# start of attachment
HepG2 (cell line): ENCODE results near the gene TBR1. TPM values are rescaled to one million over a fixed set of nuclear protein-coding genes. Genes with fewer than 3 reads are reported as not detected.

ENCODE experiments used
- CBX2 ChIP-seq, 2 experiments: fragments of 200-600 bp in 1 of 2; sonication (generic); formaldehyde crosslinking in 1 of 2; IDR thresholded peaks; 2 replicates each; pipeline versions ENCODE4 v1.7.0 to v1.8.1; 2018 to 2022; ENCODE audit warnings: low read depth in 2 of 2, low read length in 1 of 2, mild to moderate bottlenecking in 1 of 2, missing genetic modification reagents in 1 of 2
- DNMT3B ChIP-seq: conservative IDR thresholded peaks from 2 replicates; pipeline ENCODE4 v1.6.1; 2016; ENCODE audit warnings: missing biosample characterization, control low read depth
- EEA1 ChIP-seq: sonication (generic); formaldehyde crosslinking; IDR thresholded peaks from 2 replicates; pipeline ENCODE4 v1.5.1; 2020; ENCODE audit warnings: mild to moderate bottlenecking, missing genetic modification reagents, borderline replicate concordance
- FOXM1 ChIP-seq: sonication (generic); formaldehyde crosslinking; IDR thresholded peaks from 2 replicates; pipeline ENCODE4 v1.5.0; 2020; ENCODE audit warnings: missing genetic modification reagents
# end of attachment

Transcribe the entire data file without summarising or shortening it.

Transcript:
HepG2 (cell line): ENCODE results near the gene TBR1. TPM values are rescaled to one million over a fixed set of nuclear protein-coding genes. Genes with fewer than 3 reads are reported as not detected.

ENCODE experiments used
- CBX2 ChIP-seq, 2 experiments: fragments of 200-600 bp in 1 of 2; sonication (generic); formaldehyde crosslinking in 1 of 2; IDR thresholded peaks; 2 replicates each; pipeline versions ENCODE4 v1.7.0 to v1.8.1; 2018 to 2022; ENCODE audit warnings: low read depth in 2 of 2, low read length in 1 of 2, mild to moderate bottlenecking in 1 of 2, missing genetic modification reagents in 1 of 2
- DNMT3B ChIP-seq: conservative IDR thresholded peaks from 2 replicates; pipeline ENCODE4 v1.6.1; 2016; ENCODE audit warnings: missing biosample characterization, control low read depth
- EEA1 ChIP-seq: sonication (generic); formaldehyde crosslinking; IDR thresholded peaks from 2 replicates; pipeline ENCODE4 v1.5.1; 2020; ENCODE audit warnings: mild to moderate bottlenecking, missing genetic modification reagents, borderline replicate concordance
- FOXM1 ChIP-seq: sonication (generic); formaldehyde crosslinking; IDR thresholded peaks from 2 replicates; pipeline ENCODE4 v1.5.0; 2020; ENCODE audit warnings: missing genetic modification reagents